They were part of a dinner consisting of Mexican Lasagne (layers of tortillas, corn, refried beans, salsa, and olives), salad, and Spanish rice.  It was fun sitting down for a meal with my friends.

By the way, my friend says that the "magic eraser" removed any stains from the bread baking.  But it also erased the memories... 

I'm including a video of my favorite baking buddy while baking in their home.  Molly never left my side while in the kitchen. What an optimist, since I never dropped any crumbs! We had to shoo her away from the hot oven.  She's still a puppy and kept sniffing at the oven door when I opened it.



video

We had a great time, and I have been invited back again.  Yaay!  

Only, next time, I am putting together a "baker's travel kit!"  I'll take one of those small roll-type toiletry bags, and add various baking items--small scale, measuring spoons, flat digital baking thermometer, tea towels, and any special ingredients.  I'm not sure about measuring cups, because they aren't very flat.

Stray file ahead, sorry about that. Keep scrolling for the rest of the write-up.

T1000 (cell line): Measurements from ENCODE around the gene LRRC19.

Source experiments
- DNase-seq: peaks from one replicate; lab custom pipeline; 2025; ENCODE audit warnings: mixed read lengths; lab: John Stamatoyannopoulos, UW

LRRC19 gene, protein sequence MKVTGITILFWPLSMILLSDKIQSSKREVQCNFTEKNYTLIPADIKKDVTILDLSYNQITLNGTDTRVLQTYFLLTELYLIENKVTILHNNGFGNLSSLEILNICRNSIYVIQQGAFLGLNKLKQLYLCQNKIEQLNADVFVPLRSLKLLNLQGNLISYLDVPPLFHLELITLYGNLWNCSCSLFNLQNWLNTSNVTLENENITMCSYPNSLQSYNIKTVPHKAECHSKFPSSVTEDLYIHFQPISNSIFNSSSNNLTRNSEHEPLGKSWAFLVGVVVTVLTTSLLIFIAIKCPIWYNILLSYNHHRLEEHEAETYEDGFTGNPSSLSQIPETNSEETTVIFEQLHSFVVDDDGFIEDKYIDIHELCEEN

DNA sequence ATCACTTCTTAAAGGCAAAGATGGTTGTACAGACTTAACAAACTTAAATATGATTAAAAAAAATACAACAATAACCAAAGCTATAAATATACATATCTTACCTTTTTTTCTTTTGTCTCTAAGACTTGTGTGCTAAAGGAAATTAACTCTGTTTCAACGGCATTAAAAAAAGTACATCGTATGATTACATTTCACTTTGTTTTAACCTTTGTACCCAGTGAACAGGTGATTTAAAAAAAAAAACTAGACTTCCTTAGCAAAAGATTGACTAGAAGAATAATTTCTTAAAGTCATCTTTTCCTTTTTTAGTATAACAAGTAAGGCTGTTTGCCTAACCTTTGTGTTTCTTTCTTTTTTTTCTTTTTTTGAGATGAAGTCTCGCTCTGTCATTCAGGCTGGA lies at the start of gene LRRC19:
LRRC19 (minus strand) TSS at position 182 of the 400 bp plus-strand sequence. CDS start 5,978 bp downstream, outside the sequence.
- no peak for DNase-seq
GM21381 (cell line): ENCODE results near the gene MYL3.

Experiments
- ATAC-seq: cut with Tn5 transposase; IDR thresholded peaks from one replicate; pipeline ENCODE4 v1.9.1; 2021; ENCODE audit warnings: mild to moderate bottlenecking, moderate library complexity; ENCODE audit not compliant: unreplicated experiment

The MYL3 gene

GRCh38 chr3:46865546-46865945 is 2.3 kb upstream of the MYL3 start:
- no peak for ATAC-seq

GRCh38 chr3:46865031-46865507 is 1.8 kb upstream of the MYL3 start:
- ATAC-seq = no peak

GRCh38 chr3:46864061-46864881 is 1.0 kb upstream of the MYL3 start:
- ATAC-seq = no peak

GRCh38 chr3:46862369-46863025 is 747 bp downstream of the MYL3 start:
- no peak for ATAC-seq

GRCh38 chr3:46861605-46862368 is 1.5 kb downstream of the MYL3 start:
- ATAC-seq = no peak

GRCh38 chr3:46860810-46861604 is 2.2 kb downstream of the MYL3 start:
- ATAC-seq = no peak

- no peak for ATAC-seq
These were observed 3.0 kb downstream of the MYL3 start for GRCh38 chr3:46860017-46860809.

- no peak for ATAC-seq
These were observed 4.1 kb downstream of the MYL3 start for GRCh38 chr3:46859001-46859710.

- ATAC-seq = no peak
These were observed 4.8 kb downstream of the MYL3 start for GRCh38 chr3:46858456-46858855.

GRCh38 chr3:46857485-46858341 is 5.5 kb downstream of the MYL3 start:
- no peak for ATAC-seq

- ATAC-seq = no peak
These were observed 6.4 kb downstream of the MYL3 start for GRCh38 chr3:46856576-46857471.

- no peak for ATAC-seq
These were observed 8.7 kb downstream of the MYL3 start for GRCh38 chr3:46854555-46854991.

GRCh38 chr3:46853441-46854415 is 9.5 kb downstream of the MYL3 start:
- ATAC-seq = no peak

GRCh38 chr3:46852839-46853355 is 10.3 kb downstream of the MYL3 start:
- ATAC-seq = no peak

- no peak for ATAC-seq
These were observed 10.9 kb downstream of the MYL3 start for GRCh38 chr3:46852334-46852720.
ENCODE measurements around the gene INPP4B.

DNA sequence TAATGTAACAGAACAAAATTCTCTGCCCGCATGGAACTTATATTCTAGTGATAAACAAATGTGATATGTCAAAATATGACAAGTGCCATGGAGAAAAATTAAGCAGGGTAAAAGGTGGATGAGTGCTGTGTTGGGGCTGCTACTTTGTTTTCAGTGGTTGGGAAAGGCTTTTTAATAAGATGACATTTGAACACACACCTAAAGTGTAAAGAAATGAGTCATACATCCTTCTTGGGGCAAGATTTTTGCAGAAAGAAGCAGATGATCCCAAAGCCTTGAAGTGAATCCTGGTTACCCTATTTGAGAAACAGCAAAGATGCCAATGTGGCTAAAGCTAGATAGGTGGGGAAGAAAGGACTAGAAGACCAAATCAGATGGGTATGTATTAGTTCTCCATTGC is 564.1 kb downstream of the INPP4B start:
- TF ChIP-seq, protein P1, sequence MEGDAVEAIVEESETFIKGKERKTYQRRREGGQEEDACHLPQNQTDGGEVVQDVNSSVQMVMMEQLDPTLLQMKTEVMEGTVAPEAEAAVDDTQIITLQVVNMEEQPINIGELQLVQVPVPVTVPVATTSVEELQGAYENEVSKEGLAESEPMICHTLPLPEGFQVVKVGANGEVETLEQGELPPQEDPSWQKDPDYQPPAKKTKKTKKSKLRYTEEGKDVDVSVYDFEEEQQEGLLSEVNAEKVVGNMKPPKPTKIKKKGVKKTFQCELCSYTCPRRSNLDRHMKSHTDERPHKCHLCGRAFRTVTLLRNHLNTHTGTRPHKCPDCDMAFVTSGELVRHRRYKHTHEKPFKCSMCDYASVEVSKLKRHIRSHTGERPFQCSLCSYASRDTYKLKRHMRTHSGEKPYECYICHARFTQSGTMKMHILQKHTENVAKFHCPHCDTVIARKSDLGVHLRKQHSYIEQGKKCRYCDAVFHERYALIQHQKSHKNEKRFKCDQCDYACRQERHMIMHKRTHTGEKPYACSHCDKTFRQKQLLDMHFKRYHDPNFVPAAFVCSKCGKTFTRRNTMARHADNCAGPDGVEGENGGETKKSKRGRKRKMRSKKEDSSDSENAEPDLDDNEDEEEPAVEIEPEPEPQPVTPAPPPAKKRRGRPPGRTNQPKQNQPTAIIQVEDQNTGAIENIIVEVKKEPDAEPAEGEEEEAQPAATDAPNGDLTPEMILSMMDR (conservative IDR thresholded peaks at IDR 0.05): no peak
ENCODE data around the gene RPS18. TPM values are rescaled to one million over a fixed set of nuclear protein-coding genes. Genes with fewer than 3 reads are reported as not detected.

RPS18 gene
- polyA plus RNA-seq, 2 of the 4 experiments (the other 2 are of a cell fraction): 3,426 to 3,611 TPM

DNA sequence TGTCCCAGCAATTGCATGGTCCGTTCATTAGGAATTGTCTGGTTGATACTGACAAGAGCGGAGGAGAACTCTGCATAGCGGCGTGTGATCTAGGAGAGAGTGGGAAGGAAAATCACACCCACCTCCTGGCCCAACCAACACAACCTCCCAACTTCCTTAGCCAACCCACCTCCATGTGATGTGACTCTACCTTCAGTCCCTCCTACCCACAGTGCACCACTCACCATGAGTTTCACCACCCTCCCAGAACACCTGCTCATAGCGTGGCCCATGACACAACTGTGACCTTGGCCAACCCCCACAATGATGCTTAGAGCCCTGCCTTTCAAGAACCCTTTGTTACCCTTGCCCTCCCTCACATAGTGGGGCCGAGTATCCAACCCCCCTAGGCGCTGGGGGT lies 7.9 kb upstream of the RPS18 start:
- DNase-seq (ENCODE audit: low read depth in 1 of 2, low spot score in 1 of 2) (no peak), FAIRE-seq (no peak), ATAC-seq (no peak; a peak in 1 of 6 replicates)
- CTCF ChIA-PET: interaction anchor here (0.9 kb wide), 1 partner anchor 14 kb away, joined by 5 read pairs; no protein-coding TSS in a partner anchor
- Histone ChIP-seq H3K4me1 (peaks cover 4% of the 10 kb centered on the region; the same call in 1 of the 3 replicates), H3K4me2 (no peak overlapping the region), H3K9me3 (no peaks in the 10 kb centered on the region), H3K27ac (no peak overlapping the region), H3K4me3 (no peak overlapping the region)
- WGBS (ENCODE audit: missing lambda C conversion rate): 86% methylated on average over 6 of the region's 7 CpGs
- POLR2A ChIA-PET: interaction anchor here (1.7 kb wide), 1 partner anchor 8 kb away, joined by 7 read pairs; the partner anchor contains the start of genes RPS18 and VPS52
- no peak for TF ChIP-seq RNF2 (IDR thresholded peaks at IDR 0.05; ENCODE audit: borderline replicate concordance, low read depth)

What would you put in a travel baking/cooking kit?  This may be a good topic for discussion, and I hope you will leave a comment including that below.

Thanks for stopping by, and visit with me again soon!

Judy

3 comments:

  1. I enjoyed your adventure. I think for me in a travel kit I like my measuring spoons, danish whisk and bread knife, most other things I can work around.

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  2. Good ideas, Carolyn. My friend didn't have any flour sack or tea towels, and I'd bring those in my kit.

    Bread knife is a good idea. I don't think my friend has a serrated knife.

    As a thank you gift, I told my friend I'd buy her a dutch oven. They can use that for stews, too!

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  3. I liked ur blog very much the information about Bakery product nice